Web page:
facebook gordon chang queenie wong tuggle adam missouri antigone davis instagram queenie mark zuckerberg congress the wall street journal senate davis
Apple and Facebook are fighting over your privacy. What it means for you

The 3:59

05:35 min | 1 year ago

Apple and Facebook are fighting over your privacy. What it means for you

"Apple and facebook are lashing out at each other in the debate over privacy. That could have huge ramifications on you. That's what this all means. Roger chang of this is your daily charge helping sort out this mess between apple and facebook is our social media reported queenie wong welcome queenie. You're having me so. This sort of the basis of this feud for us. What are apple facebook. Actually fighting about so apple is making this update to the software that runs. Its iphones sometime in the spring. And basically it's requiring app developers to get permission from users to track them across apps in websites that aren't owned by that company. So you would see this pop up. Come up in for the facebook app that says facebook with blake to track you across you know other apps and websites and the reason why for personalized advertising. And you'd have to click. I allow them to track me or doing. Allow them to track me on. Facebook really isn't happy about that change because it sees it as sort of an attack on their business model. How they make money right. I understand from a financial perspective y. Facebook would be so bothered by this. But what is the argument that they're making the how this might hurt consumers because ultimately at the face of things when i look at this for consumers having more transparency or having apple. Be more proactive. About how you're being tracked seems like a good thing. Jesus argument is small businesses. You know the really kind of pinning this more onslow. Businesses rely on ads in order to serve the right. Ask the right people you need all this data about who they are Sometimes ads are targeted based on your age or your geography and when consumers see ads they will buy these products from these businesses Fees argument is that if there is a movement away from personalized advertising than one. It would be harder for an app like facebook to offer. Its services were free without a subscription cost and then to these acts would be forced to make up. You know the money somewhere else in so that might be more in-app purchases that might be a subscription fees and bear four move in facebook's mind would make the internet more expensive for consumers essentially the arguments still is making now. It's interesting that they make that point especially calling in small businesses. Does that tactic. The amazon also uses about how damaging amazon also hurt small businesses. It's interesting how big tech likes to serve us. Small business as a shield for their arguments. What apple what. What are they saying about. The criticisms that facebook has lobbied against them. Apple has jim. is actually weighed in on this on twitter and he said you know dared is trying to give people more control over their data and facebook instill serve targeted advertising but they have to get permission from the users. So apple says this. Isn't you know about the making more money or you know making things more expensive for consumers or harming small businesses but this is more about giving users more control about for a over their data and so when they see this pop up bill now like this particular act tracks across multiple websites and other apps About like to you when you look at these arguments respective argument watts which one holds more water. Which or which one you think elliot's will will resonate more with the public. Well i think right now. Part of the issue is that for facebook. There is a reputational problem. I think that's part of the reason why. Facebook has come out swinging swinging against apple after the cambridge. Analytica scandal They've really had to sort of like repair. This image that they care about five ac- because that scandal was about data sharing and for the majority of people. Most people don't like to see ads unless it's during the super bowl and you know there's also these conspiracy theories facebook listens in on your conversations on to serve you ads because they're targeted advertising. So good i mean. I've even had an instance where like one time i was eating yogurt and i'm on facebook Vaccine brand of yogurt was on my facebook feed. So they're asking me pretty spot but they also can be somewhat creepy to her. So i can see why facebook is concerned but i it other companies have also weighed in and they're not saying the sky is going to be falling like facebook saying got it and ultimately how do you think this will actually affect consumers will want i think most people don't think about the business side of you know i get this app for free. Why you know what is sort of the trade off.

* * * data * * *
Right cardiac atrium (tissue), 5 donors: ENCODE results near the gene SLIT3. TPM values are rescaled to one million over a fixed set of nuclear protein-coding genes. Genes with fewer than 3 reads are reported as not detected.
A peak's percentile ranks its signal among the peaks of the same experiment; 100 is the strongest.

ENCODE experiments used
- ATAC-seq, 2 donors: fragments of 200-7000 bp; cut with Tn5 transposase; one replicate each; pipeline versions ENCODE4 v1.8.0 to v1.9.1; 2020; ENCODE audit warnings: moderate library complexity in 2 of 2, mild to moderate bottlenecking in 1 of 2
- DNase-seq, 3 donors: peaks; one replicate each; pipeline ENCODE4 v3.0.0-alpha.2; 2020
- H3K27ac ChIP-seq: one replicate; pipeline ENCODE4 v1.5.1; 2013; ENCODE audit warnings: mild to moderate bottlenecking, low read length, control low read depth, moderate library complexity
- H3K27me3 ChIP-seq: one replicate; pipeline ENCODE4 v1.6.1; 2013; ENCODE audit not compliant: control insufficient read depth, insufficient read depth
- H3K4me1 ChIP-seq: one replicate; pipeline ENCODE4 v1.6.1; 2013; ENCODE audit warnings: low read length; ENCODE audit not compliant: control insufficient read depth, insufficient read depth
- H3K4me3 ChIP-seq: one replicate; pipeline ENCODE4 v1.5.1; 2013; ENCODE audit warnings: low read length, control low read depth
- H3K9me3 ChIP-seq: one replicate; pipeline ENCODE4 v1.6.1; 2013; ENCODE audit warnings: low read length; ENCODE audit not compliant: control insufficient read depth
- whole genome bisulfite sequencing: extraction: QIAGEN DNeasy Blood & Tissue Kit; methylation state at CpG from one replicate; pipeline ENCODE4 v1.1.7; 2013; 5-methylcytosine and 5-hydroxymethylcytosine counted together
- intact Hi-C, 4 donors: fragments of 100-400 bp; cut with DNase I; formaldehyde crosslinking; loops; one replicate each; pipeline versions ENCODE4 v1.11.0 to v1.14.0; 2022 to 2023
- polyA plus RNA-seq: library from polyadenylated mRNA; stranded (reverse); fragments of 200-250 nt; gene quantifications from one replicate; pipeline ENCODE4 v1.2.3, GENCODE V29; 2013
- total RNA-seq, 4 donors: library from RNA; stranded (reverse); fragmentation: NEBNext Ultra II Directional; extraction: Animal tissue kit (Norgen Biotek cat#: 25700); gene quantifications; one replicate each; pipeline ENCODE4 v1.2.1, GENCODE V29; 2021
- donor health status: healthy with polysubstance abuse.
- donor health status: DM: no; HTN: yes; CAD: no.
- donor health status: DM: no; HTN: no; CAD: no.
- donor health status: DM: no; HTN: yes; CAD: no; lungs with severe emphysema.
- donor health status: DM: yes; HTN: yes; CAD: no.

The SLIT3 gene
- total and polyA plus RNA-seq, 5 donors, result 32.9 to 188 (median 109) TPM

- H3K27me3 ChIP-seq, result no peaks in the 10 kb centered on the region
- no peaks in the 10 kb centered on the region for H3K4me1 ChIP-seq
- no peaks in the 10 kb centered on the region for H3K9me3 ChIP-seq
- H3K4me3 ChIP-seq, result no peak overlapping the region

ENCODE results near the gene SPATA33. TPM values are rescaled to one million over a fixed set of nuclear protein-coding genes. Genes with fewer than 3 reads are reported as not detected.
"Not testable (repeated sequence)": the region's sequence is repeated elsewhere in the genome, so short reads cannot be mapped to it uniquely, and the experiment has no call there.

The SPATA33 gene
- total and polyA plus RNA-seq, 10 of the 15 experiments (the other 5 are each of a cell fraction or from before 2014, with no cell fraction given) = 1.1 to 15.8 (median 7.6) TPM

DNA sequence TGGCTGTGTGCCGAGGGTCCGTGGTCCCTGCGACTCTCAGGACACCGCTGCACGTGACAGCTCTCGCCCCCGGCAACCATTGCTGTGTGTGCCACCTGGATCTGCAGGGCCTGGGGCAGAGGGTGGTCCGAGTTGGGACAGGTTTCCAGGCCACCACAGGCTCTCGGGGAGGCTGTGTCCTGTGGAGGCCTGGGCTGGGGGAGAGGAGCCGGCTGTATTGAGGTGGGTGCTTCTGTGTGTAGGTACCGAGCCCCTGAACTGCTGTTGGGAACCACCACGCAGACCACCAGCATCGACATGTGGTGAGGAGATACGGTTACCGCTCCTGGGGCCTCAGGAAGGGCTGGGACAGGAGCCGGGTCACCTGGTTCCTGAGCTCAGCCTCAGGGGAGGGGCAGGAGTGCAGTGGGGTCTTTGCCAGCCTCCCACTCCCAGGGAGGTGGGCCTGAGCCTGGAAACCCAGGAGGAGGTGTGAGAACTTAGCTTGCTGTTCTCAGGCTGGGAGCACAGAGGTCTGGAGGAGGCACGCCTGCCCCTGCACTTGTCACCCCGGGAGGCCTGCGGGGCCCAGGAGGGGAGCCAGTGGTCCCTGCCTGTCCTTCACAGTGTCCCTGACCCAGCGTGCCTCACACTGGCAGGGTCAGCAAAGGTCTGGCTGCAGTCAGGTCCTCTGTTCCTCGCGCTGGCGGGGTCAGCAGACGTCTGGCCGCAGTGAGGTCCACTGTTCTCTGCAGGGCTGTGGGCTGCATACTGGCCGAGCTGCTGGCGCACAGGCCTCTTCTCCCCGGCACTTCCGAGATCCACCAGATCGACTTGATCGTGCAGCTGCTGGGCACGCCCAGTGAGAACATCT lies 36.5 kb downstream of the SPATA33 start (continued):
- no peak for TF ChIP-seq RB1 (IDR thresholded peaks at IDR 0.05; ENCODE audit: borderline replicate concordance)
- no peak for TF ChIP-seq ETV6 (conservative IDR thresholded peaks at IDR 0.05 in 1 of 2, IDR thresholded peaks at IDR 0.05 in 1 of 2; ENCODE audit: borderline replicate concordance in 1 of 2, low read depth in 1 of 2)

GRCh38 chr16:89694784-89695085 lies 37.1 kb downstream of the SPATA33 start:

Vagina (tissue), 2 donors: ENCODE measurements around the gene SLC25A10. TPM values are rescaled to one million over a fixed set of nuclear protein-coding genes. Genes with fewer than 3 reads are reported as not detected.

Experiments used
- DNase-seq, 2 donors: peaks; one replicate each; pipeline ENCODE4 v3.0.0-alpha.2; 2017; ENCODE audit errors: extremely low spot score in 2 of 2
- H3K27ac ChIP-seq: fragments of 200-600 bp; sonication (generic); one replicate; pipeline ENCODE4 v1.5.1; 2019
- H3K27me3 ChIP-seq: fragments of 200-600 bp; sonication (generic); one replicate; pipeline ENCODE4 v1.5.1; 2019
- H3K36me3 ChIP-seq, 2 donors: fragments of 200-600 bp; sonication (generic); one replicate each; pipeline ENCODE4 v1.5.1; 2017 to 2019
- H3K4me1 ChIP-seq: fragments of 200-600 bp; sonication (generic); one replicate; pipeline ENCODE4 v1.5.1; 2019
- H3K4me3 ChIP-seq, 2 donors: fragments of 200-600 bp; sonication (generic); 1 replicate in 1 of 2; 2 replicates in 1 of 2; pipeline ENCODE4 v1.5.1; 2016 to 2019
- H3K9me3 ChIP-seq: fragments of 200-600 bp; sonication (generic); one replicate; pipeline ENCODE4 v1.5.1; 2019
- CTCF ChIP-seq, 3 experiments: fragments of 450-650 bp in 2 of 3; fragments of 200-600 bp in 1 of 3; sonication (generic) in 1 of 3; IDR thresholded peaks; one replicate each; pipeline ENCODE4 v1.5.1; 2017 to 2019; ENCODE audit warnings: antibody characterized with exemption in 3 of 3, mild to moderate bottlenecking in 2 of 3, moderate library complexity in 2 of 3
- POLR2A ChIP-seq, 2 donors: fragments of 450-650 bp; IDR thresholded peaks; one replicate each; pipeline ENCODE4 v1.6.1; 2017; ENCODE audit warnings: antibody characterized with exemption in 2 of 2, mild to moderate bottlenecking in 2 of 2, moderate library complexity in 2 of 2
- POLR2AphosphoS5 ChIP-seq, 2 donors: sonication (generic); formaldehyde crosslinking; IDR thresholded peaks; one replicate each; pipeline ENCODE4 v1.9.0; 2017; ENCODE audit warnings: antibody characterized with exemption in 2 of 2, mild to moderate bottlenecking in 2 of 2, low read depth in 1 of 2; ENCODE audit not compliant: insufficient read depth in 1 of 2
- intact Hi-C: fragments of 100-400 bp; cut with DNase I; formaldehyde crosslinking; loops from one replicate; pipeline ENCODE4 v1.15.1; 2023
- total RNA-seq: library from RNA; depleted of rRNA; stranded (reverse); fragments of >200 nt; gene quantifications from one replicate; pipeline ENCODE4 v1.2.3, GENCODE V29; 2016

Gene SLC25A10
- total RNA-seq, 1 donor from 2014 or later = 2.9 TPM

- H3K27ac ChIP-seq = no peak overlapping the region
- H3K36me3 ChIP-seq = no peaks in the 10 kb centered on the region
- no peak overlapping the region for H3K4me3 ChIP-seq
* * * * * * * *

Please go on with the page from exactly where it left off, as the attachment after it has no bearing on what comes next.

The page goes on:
Facebook Apple Roger Chang Queenie Wong Queenie Onslow Blake Amazon JIM Twitter Elliot Cambridge Super Bowl